This was an optimistic statement so early in the war. But officials were shocked and stymied by the head wounds. Initially thought to be physical injuries, or “commotional,” due to the commotion rocking the brain in the cranium, British soldiers who experienced these wounds received a uniform “wound stripe,” and eventually a war pension. But the symptoms – including trembling, headaches, tinnitus, confusion, dizziness, and sleep disturbances – started appearing in military members who were not directly in the line of the blasts. The diagnosis soon became a psychological one: neurasthenia, or a “nervous breakdown.” Removing the physical diagnosis in place of a psychological one meant the soldier received no “wound stripe,” no rehabilitation leave… and no war pension. The debate over whether “shell shock” was physical or psychological (or even both) continued for decades.

Therapy for those who survived head wounds ranged from rest, quiet, and nutrition, to the extremes of electro-therapy, and rehabilitation near the front, so that the recovering soldier could reacclimate to the environment of warfare.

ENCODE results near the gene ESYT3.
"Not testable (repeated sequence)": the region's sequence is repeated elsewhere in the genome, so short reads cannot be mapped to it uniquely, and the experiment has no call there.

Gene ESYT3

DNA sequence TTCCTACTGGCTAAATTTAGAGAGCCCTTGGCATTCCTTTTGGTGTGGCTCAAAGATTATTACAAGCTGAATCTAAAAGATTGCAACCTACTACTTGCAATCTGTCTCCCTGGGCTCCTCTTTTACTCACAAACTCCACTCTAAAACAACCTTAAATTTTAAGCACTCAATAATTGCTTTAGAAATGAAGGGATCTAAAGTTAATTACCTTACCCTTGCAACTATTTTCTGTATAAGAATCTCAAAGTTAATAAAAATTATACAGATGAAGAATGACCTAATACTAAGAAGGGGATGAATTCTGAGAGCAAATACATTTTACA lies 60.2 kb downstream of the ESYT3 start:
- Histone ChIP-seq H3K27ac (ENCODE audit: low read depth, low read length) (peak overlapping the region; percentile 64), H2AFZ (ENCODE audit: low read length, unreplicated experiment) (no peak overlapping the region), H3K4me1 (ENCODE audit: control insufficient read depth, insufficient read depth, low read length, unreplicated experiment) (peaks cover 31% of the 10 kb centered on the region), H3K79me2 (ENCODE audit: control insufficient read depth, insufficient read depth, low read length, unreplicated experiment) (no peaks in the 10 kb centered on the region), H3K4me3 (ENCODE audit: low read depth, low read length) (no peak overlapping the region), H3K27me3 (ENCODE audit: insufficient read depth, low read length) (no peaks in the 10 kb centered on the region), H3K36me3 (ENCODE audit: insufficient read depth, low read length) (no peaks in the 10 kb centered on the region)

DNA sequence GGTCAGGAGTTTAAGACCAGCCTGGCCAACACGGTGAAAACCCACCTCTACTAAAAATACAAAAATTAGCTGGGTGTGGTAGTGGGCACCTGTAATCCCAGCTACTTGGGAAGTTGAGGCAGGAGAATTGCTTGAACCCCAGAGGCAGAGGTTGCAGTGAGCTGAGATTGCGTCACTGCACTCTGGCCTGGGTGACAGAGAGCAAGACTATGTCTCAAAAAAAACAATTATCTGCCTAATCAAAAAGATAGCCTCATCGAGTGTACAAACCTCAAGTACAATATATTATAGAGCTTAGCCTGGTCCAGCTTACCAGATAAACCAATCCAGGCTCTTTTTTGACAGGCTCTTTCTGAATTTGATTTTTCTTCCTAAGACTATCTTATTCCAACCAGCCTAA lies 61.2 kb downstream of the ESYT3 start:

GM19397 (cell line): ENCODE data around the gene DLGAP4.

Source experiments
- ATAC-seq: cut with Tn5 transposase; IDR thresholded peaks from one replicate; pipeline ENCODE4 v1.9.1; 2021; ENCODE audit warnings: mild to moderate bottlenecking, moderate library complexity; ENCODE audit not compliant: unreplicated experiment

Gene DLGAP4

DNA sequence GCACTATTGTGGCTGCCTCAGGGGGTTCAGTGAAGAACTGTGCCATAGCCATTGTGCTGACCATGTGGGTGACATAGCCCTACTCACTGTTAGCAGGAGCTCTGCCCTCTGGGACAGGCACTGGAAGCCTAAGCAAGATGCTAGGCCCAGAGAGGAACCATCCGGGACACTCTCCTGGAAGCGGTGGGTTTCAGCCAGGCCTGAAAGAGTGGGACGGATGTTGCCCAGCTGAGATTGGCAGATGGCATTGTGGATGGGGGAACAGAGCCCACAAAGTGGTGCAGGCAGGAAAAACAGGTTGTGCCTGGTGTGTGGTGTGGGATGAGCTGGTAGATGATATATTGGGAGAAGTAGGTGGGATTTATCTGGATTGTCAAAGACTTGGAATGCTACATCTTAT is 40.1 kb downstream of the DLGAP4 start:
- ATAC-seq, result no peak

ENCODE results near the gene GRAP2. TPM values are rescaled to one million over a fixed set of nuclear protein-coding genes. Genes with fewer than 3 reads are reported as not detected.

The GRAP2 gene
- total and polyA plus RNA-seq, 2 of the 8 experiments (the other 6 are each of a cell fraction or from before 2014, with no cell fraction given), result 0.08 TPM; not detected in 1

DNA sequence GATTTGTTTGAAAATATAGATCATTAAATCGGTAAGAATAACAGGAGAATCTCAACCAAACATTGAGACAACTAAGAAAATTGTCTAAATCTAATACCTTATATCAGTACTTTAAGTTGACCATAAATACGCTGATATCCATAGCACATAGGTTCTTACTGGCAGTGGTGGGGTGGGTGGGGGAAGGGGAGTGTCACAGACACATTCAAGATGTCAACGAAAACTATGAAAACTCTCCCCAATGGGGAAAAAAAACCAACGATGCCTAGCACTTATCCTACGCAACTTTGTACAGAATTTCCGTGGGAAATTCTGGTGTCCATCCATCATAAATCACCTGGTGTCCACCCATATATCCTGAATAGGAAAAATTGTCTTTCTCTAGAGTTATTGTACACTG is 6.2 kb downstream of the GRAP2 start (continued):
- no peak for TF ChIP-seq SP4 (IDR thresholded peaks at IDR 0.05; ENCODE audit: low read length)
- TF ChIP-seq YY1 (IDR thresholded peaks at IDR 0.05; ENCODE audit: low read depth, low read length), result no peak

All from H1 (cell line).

Dr. Myers concluded that the symptoms he wrote about in the 1915 Lancet article cited above were likely due to hysteria. But soldiers who witnessed the damage of explosions knew that physical or psychological, the damage was real. Of the First Battle of Ypres, Lt. B. H. Waddy wrote in 1914, “My first bullets frightened me, while my first shells did not; but with the evidence now before my eyes that the latter possessed invisible powers of destruction as well as visible, there was born in me a fear, a hatred of shellfire stronger than any other I have ever experienced.” “B.H.Waddy: Survivor’s account of 2 battles,” by Waddy, Bentley Herbert. The Great War Archive, University of Oxford / Primary Contributor via First World War Poetry Digital Archive, accessed November 10, 2018, http://www.oucs.ox.ac.uk/ww1lit/gwa/document/8697.

Study of war trauma continued through the 20th century’s conflicts in World War II, the Korean War, and the Vietnam War. Psychological injuries, long-lasting post-concussive trauma, and PTSD have all gained the legitimacy of diagnosis; we continue to understand more and more about TBI.

Now, 100 years post-Armistice, over 3.7 million service personnel have been deployed to the war zone in Iraq and Afghanistan, many with multiple deployments. TBI has been estimated in nearly 20% of the veterans returning from Iraq and Afghanistan, and an estimated 30% have PTSD. And we now understand that most military-related TBI comes from blast exposure.